Graham Reid played 130 international matches for Australia in his career and won Olympic silver with the Kookaburras in 1992. As a coach, he has led Australia and Netherlands in the past an also had the opportunity to work with the illustrious Ric Charlesworth when the latter was the head coach of the Kookaburras. Australian team before taking over as head coach.
Currently at the Sports Authority of India facility in Bengaluru where the national side is having a training camp, Reid, in an exclusive conversation with Akshay Saraswat of International Business Times, India, discussed a wide variety of issues related to the Indian team and his role with it.
In the first part of the interview, the 54-year old talks about his background, his decision to join the Indian side, the commonalities and difference in the hockey cultures of India and Australia and the current status of the Indian team.
You have worked with legendary Australian coach Ric Charlesworth in the past. He had been the coach of the Indian team as well. Did you talk to him before joining the Indian side and get any inputs?
Reid: Yes, I spoke to him after the (2018 Hockey) World Cup and he suggested I apply for the position. He thought it would be good timing for the Indian team. Also, from my point of view, I was really enjoying living in Holland and my wife and son were there as well. But I always saw coaching India as something that was in my future.
The question was the timing of it and when the opportunity came up, I thought it was a really good team and I would love to be involved with them. My passion for seeing India return to the top of the hockey world has been paramount for me.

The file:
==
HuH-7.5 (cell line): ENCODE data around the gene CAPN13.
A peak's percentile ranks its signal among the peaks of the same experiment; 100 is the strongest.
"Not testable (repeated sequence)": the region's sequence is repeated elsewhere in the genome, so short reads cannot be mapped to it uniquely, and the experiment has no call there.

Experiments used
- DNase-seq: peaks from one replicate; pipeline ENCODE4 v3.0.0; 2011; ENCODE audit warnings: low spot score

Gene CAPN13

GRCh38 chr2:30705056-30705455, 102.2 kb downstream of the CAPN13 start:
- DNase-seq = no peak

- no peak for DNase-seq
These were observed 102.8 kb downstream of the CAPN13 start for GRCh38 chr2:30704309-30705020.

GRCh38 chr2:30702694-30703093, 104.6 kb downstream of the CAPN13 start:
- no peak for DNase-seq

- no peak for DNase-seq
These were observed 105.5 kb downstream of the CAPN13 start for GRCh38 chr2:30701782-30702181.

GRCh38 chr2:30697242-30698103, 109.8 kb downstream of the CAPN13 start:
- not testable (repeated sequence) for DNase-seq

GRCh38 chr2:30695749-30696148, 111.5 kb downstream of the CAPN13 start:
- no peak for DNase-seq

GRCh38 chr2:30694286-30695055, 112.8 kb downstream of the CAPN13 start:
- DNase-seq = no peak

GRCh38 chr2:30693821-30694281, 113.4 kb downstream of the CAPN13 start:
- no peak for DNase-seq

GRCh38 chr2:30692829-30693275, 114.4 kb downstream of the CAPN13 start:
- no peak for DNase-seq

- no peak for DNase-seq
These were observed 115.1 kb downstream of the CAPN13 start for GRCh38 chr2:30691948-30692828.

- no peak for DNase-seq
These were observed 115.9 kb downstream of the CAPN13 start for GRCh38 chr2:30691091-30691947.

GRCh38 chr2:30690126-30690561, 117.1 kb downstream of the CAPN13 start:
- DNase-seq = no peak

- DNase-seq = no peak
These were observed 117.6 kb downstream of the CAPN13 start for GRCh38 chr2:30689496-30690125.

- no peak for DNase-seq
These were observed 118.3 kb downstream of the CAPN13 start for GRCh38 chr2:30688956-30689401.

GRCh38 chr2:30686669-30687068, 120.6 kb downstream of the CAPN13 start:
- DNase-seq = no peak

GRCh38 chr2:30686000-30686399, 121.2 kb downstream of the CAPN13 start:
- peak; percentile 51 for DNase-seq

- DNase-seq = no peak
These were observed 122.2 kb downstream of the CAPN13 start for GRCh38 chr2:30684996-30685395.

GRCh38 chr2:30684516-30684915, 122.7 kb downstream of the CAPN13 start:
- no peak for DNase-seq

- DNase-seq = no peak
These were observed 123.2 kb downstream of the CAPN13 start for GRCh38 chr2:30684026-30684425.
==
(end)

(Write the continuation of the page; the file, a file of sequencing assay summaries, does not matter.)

Australia has been a regular supplier of coaches to the Indian hockey team. But were you worried about the instability regarding the coach's position in the Indian hockey set up?
Reid: Let me address the first part about Australia and India's hockey relations. I think there is a link between India and Australia in hockey and if you look back at history, especially in Western Australia, where hockey is very strong, there was a very strong presence of Anglo-Indians in hockey.
There were a number of those sort of players that had an Anglo-Indian background. So, when we grew up, we were always informed and told about how important India was to the world of hockey. That's why there is always a bit of interaction with Australia. I think the way we play is also very similar. We both love to attack. Trying to get people to defend is always difficult with our teams. It's the same in Australia and India.
Was I worried? You can't afford to be. Otherwise, I wouldn't have taken the job. I just go, "Okay, here I am, I am what I am and we will do what we can do. And I'll try to get this team to be as good as it can be." I try to teach the players that you have to focus on the process and not the outcome. Whether you have the job or not is the outcome, the process is making sure that they can be as good as they can be.
For millennial Indian hockey fans, Australia was a greatly feared side as they always seemed to score heavily against India. Was there something about the Indian team at that time which made them especially vulnerable to the Australians?
Reid: Yes, that mentality was very strong in the Australian team at that time. And it's as much about resilience as anything else. I think you would hear the Dutch team of that time say the same thing. Perhaps not so much the Germans as they and Australia were the two best teams of that time. So, I don't think it was only the Indian team.
I think the mentality that the Australian team had at that period was very much, "Okay, we need to get the next goal and the next goal and the next goal." We didn't sit on our lead, which, for some cultures and some teams, is difficult to understand. Especially, the European football scene is much more about protecting the lead. That was not in our vocabulary.